YA is not a genre – it is a readership. I’d like to talk about the reason for the frequent confusion between the two.

It may seem like pedantic nitpicking to focus on this distinction, but so pervasive is the mistake, amongst even established literary channels (according to the New York Times, ‘the genre’s appeal has spread beyond teenage readers…’), that explaining the difference has become increasingly important, and indeed, necessary.

So – the basics: young adult (YA) literature spans the spectrum of fiction genres from mystery to literary fiction, horror and romance – there are even sub-genres, like Amish teen romance.

Various youth literature associations differ on their agreement of what actually constitutes a ‘young adult’ reader, but generally they’re categorised as readers between the ages of twelve and twenty.

The ‘young adult’ label in no way resembles a genre – it refers to the proposed age-bracket of the intended readership. And while some of the biggest YA book-to-film adaptations of recent years have been drawn from genre fiction – including dystopian, paranormal and fantasy books – these are books intended for the YA readership, but defined separately by their respective genres.

Once these semantics have been clarified, it’s easy to see why people whose passion or vocation is YA are frustrated by the genre miscategorisation – particularly when it is supposed professionals, who ought to know their literature from their elbow, who repeatedly make that mistake in reviews and feature articles. And while this all-too-common slip-up has become a pet peeve for those of us who love reading and writing youth literature, it’s also a mistake that makes it easier to gauge how well-acquainted critiques and critics of YA are with the material they cover.

Whenever a new YA-bashing article comes out (like clockwork, it seems) and a journalist refers to YA as a ‘genre’, it’s a sure sign to those in the youth literature community that this will be another article written by someone who doesn’t actually read or even understand the basics of YA, yet still feels equipped to criticise the books. Basically, it’s a warning to us not to take this person or their article too seriously. Ruth Graham, author ‘Against YA’, arguably the YA community’s most hated article of 2014 , was taken to task for her genre mistake.

It’s a frustration author Chuck Wendig has written about on his Terrible Minds blog – in fact, it’s his #1 thing people should know about young adult fiction. Wendig says of YA, ‘[it] is a demographic rather than an agglomeration of people who like to read stories about, say, Swashbuckling Dinosaur Princesses or Space Manatee Antiheroes or whatever the cool kid genres are these days. Repeat after me: Young Adult is not a genre designation. See? Not so hard.’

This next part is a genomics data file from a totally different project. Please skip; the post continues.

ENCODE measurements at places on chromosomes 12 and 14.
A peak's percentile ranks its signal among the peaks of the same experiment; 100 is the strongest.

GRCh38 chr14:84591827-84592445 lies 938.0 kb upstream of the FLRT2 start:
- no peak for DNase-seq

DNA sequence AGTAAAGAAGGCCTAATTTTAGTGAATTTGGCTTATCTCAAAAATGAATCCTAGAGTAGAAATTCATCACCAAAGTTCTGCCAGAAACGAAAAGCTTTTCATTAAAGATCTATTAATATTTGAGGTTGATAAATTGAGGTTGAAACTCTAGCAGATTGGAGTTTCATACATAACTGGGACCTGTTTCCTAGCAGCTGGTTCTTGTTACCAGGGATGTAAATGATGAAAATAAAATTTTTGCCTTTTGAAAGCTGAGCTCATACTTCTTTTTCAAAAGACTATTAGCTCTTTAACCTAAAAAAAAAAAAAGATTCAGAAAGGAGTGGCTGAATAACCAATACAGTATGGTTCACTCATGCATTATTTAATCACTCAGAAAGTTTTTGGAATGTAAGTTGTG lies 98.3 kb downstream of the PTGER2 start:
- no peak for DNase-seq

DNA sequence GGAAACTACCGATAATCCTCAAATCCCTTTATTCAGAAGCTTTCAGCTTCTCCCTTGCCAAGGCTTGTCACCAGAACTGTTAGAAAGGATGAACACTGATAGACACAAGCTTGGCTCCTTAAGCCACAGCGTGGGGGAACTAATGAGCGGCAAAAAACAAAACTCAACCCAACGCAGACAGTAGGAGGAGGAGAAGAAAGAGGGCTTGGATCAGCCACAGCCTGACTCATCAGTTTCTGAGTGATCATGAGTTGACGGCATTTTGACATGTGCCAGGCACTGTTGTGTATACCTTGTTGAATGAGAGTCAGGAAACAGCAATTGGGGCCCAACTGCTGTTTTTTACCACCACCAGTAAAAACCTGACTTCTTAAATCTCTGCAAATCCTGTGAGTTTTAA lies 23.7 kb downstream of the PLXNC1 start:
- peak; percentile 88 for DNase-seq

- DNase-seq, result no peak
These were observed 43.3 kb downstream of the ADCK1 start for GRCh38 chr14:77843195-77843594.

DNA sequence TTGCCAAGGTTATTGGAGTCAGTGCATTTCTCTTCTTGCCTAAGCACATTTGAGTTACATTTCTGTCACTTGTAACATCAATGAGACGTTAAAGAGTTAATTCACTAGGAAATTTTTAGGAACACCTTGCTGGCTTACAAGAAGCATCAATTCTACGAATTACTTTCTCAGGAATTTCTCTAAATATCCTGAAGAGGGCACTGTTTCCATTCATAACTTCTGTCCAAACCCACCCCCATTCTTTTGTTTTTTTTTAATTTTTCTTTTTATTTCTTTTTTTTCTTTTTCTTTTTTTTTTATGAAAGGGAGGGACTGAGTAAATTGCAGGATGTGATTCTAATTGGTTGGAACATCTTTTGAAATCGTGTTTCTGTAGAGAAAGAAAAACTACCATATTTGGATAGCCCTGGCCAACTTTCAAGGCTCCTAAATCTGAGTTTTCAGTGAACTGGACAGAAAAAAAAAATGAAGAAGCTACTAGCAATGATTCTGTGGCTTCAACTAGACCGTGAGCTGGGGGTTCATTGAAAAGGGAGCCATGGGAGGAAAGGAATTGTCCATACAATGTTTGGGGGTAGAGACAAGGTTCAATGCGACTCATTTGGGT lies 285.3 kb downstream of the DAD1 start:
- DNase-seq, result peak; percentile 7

But is it an understandable mistake? Even if those who don’t read YA but choose to write commentary on the books did basic research, they’d be led astray. The Wikipedia entry for YA covers the topic of Genre, spreading this misinformation (‘Young Adult Literature has become a genre…’). Of course, it really isn’t acceptable for serious literary commentators to take a Wikipedia entry as gospel. This is especially true given there is more than enough information about YA elsewhere, often disseminated by official organisations that should be primary resources, including the Centre for Youth Literature and Young Adult Library Services Association.

So why is the genre/readership mistake such an insult to the youth lit community? Well, apart from the perceived disrespect when individuals don’t understand even the basic lingo (but still feel superior enough to criticise the books), I think there’s an underlying belief that if they did get the terminology right, critics and commentators would be less likely to write off an entire readership, than they are to criticise a single supposed genre.

Genre is there for personal taste and reading preference. It’s a means of categorisation, to help those who love romance find their next great read, and avoid mystery spy thrillers that aren’t to their liking. Which is why it’s infuriating when a critic says they disliked Twilight because they hate the young adult genre – they don’t hate the YA readership, they probably just hate the paranormal romance genre, and that paranormal romance book in particular. Many members of the youth lit community assume that if critics were to read YA books that were of their preferred genre (or even just accepted that ‘highbrow’ literary-fiction exists within the readership) they’d see a different side to YA, and be less likely to discredit it.

If literary critics understood the semantics of young adult literature properly, they’d recognise the folly in discounting an entire readership – a collection of people as diverse as the genres that make up their beloved books – and perhaps understand why their uneducated criticisms grate so much on the youth lit community. The YA readership deserve more nuanced (heck, even just properly researched) critiques of their books.

Image credit: Celine Nadeau